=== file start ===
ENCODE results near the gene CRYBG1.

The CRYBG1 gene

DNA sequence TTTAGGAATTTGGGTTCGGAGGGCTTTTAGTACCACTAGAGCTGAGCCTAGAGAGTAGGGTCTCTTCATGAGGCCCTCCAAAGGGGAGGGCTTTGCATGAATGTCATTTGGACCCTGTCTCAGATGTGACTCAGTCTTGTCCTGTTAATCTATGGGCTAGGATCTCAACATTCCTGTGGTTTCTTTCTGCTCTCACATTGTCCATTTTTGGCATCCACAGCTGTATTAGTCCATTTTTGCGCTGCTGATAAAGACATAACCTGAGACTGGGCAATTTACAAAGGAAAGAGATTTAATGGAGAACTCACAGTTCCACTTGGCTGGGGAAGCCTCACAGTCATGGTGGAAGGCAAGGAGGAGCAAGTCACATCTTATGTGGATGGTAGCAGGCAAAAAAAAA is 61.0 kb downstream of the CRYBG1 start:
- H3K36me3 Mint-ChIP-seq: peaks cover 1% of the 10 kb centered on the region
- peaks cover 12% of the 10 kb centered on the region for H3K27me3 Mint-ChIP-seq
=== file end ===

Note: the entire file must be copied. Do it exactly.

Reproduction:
ENCODE results near the gene CRYBG1.

The CRYBG1 gene

DNA sequence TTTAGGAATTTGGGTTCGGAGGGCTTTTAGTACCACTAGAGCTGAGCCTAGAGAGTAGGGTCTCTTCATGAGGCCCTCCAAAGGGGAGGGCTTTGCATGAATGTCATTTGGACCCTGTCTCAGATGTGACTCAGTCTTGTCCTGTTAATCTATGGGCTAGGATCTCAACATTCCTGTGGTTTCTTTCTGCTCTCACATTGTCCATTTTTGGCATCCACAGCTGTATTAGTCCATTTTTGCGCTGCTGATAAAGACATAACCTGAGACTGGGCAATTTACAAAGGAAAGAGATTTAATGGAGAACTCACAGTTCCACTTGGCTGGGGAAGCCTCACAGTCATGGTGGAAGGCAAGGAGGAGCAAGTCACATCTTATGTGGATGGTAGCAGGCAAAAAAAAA is 61.0 kb downstream of the CRYBG1 start:
- H3K36me3 Mint-ChIP-seq: peaks cover 1% of the 10 kb centered on the region
- peaks cover 12% of the 10 kb centered on the region for H3K27me3 Mint-ChIP-seq